Freedom of Information Act

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 What Is Media and Entertainment Law?

Media and entertainment laws are the laws that govern legal areas that are found in the entertainment industry. Typically, this will include intellectual property issues and may also involve questions related to:

  • Employment law;
  • Contract law;
  • Immigration law;
  • Advertising law; and
  • International law.

The common areas of media and entertainment law include:

  • Communications and media;
  • Cyberspace law;
  • Entertainment law;
  • Gaming law;
  • Sports law; and
  • Television and radio broadcasting.

What Is Communications and Media?

Media laws are the laws that govern the regulation of communications. Communications and media laws involve many issues, such as:

  • Constitutional law;
  • Broadcasting law;
  • Defamation issues;
  • Privacy concerns; and
  • Other related issues.

Communication and media is regulated by the Federal Communications Commission (FCC).

Who Regulates the Communications and Media Industry?

The communications and media industry is regulated by the Federal Communications Commission (FCC). The Communications Act of 1934 established the FCC in 1934.

The FCC regulates interstate and international communications made by:

  • Radio;
  • Television;
  • Wire;
  • Satellite; and
  • Cable.

The jurisdiction of the FCC covers all 50 states, the District of Columbia, and United States possessions. The FCC has 2 main goals or concerns.

The first is to provide stability to the communications marketplace while also facilitating the innovation that is required for the future. The second main goal of the FCC is to ensure that television and radio programming contact does not violate U.S. federal law standards.

Although the FCC is granted broad powers to regulate the communications industry, the FCC cannot censor television or radio broadcasts unless they depict utter indecent or obscene language over a broadcast station.

What Are the Goals of the FCC?

In addition to the goals discussed above, the FCC has additional goals that affect the communications and media industry, including:

  • Promoting competition: This supports the nation’s economy by ensuring that there is a comprehensive and sound competitive framework for communications services;
    • This framework should foster innovation and offer consumers meaningful choices in services;
    • This type of pro-competitive framework should be promoted domestically and overseas;
  • Broadband: This is accomplished by establishing regulatory policies that promote competition, innovation, and investment in broadband services and facilities while monitoring progress toward the deployment of broadband services in the U.S. and abroad;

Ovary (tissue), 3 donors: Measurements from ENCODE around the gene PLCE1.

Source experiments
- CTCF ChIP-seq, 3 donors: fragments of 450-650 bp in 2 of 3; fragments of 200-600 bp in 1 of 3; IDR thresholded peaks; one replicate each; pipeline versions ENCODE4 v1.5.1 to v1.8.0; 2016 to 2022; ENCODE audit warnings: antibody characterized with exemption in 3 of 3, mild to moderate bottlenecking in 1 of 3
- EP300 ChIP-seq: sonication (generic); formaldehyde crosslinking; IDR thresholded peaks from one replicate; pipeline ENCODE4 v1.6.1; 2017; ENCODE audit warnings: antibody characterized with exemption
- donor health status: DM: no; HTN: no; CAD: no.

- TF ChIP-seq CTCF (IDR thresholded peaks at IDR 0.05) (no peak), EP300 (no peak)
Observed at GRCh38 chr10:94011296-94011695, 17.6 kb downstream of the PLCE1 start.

• Media: This is done by revising media regulations so that media ownership rules promote competition and diversity in a comprehensive, legally sustainable manner and facilitate the mandated migration to digital modes of delivery; and
  • Homeland security: This is done by:
    • providing leadership in evaluating and strengthening the nation’s communications infrastructure;
    • ensuring rapid restoration of the communications infrastructure in the event of a disruption; and
    • ensuring that essential public safety and public health personnel have effective communications services that are available to them in an emergency situation.

What Is the Freedom of Information Act?

Congress enacted the Freedom of Information Act (FOIA) in 1966. Under government laws, the purpose of this act was to provide the American public with greater access to federal government records.

The Electronics Freedom of Information Act Amendments of 1996 (E-FOIA) was created in order to provide the public greater access online to government records. The FOIA allows the public to access information held by the government, which may cause violation of privacy laws issues to arise.

The FOIA is often read in conjunction with the Privacy Act. This act gives individuals the ability to access government records about themselves.

What Type of Information Is Available upon a FOIA Request?

Under the rules of the FOIA and the FCC, an individual is permitted to obtain copies of FCC records unless those records contain information that is exempt under the FOIA from mandatory disclosure.

There are certain categories of information that are exempt from the Freedom of Information Act, including:

  • Records containing classified national defense or foreign policy materials;
  • Trade secrets and commercial or financial information obtained from a person and privileged or confidential;
  • Inter- or intra-agency memoranda or letters which would not be available to a party in litigation with the agency;